The challenge

Love Language, the BSL experts, had a challenge: How do you make a brand which speaks equally to D/deaf and hearing people alike?
Their original brand had tried to achieve this with a classic iconographic style. The problem was that without movement, it’s difficult for anyone who doesn’t know BSL to understand what it meant, or how to sign it.
We worked on a colour matched system, incorporating life and movement into the brand while making sure that hearing and D/deaf communities were able to understand it and, more importantly, learn what it meant.

Brand family

The brand had to be versatile. Love Language were on a mission to better the lives of D/deaf people through a range of solutions. Together we created a brand family, identifying a unique palette for each sub-brand and creating a beautifully engaging illustrative style in the process.

Engaging education

In the process of building the brand, as a hearing team, we had many revelations about the difficulties experienced by both hearing and Deaf when communicating. We set out to build highly engaging and visually impactful courses, which were subsequently rolled out across all Apple stores in the UK.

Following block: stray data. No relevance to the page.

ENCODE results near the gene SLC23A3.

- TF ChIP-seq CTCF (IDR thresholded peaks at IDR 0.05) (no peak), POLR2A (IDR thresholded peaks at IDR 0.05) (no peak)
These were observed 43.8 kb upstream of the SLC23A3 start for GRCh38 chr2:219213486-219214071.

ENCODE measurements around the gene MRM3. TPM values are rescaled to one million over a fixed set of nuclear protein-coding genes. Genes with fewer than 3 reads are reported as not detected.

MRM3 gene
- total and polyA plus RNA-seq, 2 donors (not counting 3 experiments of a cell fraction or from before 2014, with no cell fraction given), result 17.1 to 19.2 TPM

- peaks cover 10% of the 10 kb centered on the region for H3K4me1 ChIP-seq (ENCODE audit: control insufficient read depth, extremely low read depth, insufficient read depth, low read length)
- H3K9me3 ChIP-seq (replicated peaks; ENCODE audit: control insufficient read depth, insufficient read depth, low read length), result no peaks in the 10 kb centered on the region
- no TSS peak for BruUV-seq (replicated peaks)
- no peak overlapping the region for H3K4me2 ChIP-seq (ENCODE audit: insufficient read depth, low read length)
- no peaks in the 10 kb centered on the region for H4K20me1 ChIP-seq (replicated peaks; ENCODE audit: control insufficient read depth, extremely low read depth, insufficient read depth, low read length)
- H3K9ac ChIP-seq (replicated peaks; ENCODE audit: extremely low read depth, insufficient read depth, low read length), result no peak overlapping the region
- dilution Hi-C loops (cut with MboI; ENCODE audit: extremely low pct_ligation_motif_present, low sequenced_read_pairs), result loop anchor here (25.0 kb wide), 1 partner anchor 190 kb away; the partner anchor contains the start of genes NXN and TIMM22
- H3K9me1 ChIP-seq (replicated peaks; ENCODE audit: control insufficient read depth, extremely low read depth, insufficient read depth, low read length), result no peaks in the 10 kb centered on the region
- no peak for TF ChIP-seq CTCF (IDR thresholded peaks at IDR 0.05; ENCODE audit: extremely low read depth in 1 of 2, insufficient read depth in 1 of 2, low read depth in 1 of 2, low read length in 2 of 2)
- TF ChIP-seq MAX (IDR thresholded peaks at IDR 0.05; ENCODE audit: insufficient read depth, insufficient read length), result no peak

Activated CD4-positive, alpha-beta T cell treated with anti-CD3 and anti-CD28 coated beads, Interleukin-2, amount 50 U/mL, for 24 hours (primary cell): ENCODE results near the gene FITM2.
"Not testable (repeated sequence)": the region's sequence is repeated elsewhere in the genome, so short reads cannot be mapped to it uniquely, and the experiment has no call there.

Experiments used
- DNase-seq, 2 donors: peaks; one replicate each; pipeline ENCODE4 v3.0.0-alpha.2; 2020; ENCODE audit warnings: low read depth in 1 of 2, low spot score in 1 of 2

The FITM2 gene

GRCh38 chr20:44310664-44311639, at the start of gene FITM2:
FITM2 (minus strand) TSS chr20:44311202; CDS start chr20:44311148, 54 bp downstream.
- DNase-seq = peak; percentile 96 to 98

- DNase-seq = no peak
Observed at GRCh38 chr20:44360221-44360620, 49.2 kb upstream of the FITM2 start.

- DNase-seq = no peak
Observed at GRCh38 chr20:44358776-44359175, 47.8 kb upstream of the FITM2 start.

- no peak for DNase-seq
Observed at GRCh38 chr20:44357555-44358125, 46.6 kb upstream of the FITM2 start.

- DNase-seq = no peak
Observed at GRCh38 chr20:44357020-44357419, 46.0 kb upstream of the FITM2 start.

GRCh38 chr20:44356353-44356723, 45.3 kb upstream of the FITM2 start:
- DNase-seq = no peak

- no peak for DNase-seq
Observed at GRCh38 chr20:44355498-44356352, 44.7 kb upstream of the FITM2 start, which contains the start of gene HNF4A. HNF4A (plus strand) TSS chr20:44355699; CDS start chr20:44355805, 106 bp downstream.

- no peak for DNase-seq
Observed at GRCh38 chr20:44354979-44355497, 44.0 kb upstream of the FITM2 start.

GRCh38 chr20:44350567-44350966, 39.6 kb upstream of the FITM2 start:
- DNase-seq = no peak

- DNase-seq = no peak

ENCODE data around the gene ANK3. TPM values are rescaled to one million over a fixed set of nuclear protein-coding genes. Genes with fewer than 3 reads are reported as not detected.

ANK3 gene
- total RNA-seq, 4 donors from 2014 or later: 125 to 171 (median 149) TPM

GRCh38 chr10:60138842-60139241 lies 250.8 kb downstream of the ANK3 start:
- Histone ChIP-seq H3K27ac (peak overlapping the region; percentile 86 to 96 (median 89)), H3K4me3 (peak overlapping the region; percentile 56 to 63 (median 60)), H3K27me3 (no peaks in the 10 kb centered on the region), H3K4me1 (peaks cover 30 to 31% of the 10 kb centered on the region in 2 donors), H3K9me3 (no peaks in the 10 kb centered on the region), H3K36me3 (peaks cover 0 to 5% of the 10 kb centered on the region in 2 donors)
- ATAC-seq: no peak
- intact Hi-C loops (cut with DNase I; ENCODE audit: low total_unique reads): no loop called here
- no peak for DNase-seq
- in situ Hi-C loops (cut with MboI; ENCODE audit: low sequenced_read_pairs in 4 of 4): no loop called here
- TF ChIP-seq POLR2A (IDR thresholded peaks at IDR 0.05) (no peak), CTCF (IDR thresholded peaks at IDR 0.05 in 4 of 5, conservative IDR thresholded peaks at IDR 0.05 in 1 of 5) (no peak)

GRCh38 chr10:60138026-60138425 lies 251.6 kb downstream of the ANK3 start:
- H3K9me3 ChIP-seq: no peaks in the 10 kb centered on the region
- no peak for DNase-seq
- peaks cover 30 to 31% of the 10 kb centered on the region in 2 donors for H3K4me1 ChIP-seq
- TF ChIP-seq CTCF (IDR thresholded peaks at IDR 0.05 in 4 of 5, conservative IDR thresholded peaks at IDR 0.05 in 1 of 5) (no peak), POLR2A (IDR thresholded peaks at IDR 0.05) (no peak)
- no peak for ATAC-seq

Uncharted waters

We were often in unfamiliar territory. For example, when researching ‘Deaf-friendly websites’, we discovered that no 50/50 hearing / Deaf website existed. We were appalled at the lack of research and innovation that had taken place, with most D/deaf companies having solely English websites, which are unhelpful for a D/deaf person who is not bilingual.
We also discovered that things we’d taken for granted as children were not available within the current education curriculum for D/deaf children. One example was the alphabet song, of which every language in the world has a version. Since BSL has the poetic equivalent of music, we combined a powerful hand-clapped rhythm (that can be felt) with poetic hand movements, to create the world’s first BSL alphabet song!

Secret superpowers

By working so closely with the Love Language team for so long, and learning BSL in the process, we realised that being D/deaf was not so much a disability, but more like a lingual minority group.
Sign language is a hidden superpower, allowing its speakers to talk internationally (with ISL), to speak to one another across the office from afar and through windows, to talk underwater, or even with your mouth full.
It’s an incredible visual construct tool to empower people with dyslexia, autism and anyone who struggles to communicate traditionally.
We learned that the D/deaf can ‘hear’ just as well as the hearing, albeit with their eyes. This led to the development of the ‘Two Hear’ campaign, which was shortlisted for a D&AD Impact award and led to the formation of a new joint venture to support Deaf education, called LoveLearning.

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